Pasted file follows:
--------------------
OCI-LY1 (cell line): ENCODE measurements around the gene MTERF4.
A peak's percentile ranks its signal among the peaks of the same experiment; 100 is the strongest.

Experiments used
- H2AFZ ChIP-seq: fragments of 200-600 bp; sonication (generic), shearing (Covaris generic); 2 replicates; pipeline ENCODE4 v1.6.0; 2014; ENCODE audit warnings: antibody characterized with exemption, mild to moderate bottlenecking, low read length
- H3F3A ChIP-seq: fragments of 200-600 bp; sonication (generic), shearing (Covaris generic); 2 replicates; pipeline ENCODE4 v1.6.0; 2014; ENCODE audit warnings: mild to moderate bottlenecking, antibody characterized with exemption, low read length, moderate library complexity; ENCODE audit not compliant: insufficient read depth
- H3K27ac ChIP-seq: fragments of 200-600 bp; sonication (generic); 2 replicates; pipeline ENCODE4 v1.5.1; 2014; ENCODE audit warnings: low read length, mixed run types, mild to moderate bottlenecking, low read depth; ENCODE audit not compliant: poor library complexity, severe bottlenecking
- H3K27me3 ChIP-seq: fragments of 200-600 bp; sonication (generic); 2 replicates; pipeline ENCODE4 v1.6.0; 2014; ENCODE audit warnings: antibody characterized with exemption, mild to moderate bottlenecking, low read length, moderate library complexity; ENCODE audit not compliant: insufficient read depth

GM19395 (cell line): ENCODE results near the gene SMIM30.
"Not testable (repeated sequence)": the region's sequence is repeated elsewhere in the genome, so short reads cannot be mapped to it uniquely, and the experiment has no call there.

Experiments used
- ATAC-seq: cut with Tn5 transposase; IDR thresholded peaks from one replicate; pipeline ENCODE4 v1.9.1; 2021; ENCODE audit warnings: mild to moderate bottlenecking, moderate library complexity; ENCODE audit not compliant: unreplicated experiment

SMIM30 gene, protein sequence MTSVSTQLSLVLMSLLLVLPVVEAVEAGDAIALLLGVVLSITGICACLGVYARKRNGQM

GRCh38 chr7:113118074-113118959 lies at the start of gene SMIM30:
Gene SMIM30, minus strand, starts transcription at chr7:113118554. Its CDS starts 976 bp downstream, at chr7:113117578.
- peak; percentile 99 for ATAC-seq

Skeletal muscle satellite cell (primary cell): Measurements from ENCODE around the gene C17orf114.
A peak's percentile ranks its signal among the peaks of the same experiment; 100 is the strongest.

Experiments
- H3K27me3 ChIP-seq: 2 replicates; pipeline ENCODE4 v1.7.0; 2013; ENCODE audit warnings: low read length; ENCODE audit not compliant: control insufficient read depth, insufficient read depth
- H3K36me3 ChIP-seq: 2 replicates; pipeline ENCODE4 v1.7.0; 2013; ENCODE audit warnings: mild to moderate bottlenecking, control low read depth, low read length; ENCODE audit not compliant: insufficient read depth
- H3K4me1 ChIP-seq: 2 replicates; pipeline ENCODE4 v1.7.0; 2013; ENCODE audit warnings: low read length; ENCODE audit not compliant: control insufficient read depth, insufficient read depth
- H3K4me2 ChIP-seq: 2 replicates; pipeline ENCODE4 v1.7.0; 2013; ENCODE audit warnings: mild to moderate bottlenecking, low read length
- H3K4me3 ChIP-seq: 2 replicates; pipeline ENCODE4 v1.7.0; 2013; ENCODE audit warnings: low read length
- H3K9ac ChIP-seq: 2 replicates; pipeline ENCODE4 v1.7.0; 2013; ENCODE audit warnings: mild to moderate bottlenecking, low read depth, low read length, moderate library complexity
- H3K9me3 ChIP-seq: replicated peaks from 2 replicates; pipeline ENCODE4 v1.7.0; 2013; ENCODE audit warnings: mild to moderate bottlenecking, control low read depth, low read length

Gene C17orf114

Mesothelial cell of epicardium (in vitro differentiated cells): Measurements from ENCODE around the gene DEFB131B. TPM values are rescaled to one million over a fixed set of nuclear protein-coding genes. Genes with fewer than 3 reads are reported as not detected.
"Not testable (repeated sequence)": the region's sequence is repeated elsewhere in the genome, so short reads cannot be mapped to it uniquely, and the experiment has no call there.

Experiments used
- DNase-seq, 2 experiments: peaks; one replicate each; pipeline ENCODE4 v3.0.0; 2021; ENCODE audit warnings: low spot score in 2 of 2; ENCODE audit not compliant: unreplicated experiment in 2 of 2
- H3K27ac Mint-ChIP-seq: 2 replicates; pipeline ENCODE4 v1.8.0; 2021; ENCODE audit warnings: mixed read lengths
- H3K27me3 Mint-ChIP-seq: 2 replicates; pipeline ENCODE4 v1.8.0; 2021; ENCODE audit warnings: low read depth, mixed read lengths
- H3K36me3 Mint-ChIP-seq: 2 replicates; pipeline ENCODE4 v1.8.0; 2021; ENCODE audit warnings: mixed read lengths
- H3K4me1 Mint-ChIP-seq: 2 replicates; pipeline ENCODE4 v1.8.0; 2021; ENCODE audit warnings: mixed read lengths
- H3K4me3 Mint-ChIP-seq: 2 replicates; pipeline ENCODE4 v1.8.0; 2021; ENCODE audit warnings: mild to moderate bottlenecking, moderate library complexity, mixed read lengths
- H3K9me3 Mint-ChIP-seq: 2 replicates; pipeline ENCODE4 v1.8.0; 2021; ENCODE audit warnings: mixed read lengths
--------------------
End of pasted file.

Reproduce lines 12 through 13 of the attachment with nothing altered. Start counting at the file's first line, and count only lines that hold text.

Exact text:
SMIM30 gene, protein sequence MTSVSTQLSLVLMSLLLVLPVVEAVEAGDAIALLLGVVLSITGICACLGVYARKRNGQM

GRCh38 chr7:113118074-113118959 lies at the start of gene SMIM30: